C.S. Lewis

“As the uneasiness and reluctance to face it cut him off more and more from all real happiness, and as habit renders the pleasures the vanity and excitement and flippancy at once less pleasant and harder to forgo...you will find that anything or nothing is sufficient to attract his wandering attention. You no longer need a good book, which he really likes, to keep him from his prayers or his work or his sleep; a column of advertisements in yesterday's paper will do. You can make him waste his time not only in conversation he enjoys with people whom he likes, but also in conversations with those he cares nothing about, on subjects that bore him. You can make him do nothing at all for long periods. You can keep him up late at night, not roistering, but staring at a dead fire in a cold room. All the healthy and outgoing activities which we want him to avoid can be inhibited and nothing given in return, so that at last he may say...'I now see that I spent most my life doing in doing neither what I ought nor what I liked.”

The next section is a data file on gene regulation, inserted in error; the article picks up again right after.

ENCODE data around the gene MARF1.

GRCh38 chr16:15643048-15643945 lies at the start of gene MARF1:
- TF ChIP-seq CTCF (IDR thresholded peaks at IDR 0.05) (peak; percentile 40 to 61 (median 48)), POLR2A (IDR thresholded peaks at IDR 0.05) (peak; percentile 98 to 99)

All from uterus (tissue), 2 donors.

C.S. Lewis, The Screwtape Letters
Read more quotes from C.S. Lewis


Share this quote:
Twitter icon

Friends Who Liked This Quote


To see what your friends thought of this quote, please sign up!

52 likes
All Members Who Liked This Quote



This Quote Is From

The Screwtape Letters The Screwtape Letters by C.S. Lewis
286,579 ratings, average rating, 10,151 reviews
Open Preview

Browse By Tag